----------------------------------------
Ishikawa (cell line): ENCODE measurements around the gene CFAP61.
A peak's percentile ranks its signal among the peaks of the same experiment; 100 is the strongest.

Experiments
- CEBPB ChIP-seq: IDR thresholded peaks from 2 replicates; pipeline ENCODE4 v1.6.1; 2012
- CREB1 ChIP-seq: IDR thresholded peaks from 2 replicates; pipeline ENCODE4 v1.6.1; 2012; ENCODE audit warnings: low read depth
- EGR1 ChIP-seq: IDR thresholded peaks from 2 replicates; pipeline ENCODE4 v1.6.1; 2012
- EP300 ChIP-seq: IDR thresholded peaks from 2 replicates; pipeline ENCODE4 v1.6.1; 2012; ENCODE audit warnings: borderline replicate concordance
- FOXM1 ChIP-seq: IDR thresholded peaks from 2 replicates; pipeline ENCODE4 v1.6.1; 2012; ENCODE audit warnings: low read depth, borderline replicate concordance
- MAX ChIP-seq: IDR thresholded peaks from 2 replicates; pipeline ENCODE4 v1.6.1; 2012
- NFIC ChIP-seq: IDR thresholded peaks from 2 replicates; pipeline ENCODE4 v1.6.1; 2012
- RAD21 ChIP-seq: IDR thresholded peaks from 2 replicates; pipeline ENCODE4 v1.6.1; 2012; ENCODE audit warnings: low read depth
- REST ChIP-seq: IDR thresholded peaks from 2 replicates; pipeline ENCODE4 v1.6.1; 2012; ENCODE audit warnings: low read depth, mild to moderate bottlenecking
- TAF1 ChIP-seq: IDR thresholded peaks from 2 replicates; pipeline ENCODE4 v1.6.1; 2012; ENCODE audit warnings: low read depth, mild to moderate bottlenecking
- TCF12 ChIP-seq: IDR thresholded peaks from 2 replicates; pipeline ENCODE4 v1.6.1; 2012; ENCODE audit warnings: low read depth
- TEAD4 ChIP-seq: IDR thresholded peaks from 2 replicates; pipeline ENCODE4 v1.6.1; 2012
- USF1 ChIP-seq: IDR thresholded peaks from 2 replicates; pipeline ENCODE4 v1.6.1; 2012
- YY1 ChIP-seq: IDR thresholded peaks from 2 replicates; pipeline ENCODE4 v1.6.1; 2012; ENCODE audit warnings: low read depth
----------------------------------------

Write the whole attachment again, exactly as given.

Ishikawa (cell line): ENCODE measurements around the gene CFAP61.
A peak's percentile ranks its signal among the peaks of the same experiment; 100 is the strongest.

Experiments
- CEBPB ChIP-seq: IDR thresholded peaks from 2 replicates; pipeline ENCODE4 v1.6.1; 2012
- CREB1 ChIP-seq: IDR thresholded peaks from 2 replicates; pipeline ENCODE4 v1.6.1; 2012; ENCODE audit warnings: low read depth
- EGR1 ChIP-seq: IDR thresholded peaks from 2 replicates; pipeline ENCODE4 v1.6.1; 2012
- EP300 ChIP-seq: IDR thresholded peaks from 2 replicates; pipeline ENCODE4 v1.6.1; 2012; ENCODE audit warnings: borderline replicate concordance
- FOXM1 ChIP-seq: IDR thresholded peaks from 2 replicates; pipeline ENCODE4 v1.6.1; 2012; ENCODE audit warnings: low read depth, borderline replicate concordance
- MAX ChIP-seq: IDR thresholded peaks from 2 replicates; pipeline ENCODE4 v1.6.1; 2012
- NFIC ChIP-seq: IDR thresholded peaks from 2 replicates; pipeline ENCODE4 v1.6.1; 2012
- RAD21 ChIP-seq: IDR thresholded peaks from 2 replicates; pipeline ENCODE4 v1.6.1; 2012; ENCODE audit warnings: low read depth
- REST ChIP-seq: IDR thresholded peaks from 2 replicates; pipeline ENCODE4 v1.6.1; 2012; ENCODE audit warnings: low read depth, mild to moderate bottlenecking
- TAF1 ChIP-seq: IDR thresholded peaks from 2 replicates; pipeline ENCODE4 v1.6.1; 2012; ENCODE audit warnings: low read depth, mild to moderate bottlenecking
- TCF12 ChIP-seq: IDR thresholded peaks from 2 replicates; pipeline ENCODE4 v1.6.1; 2012; ENCODE audit warnings: low read depth
- TEAD4 ChIP-seq: IDR thresholded peaks from 2 replicates; pipeline ENCODE4 v1.6.1; 2012
- USF1 ChIP-seq: IDR thresholded peaks from 2 replicates; pipeline ENCODE4 v1.6.1; 2012
- YY1 ChIP-seq: IDR thresholded peaks from 2 replicates; pipeline ENCODE4 v1.6.1; 2012; ENCODE audit warnings: low read depth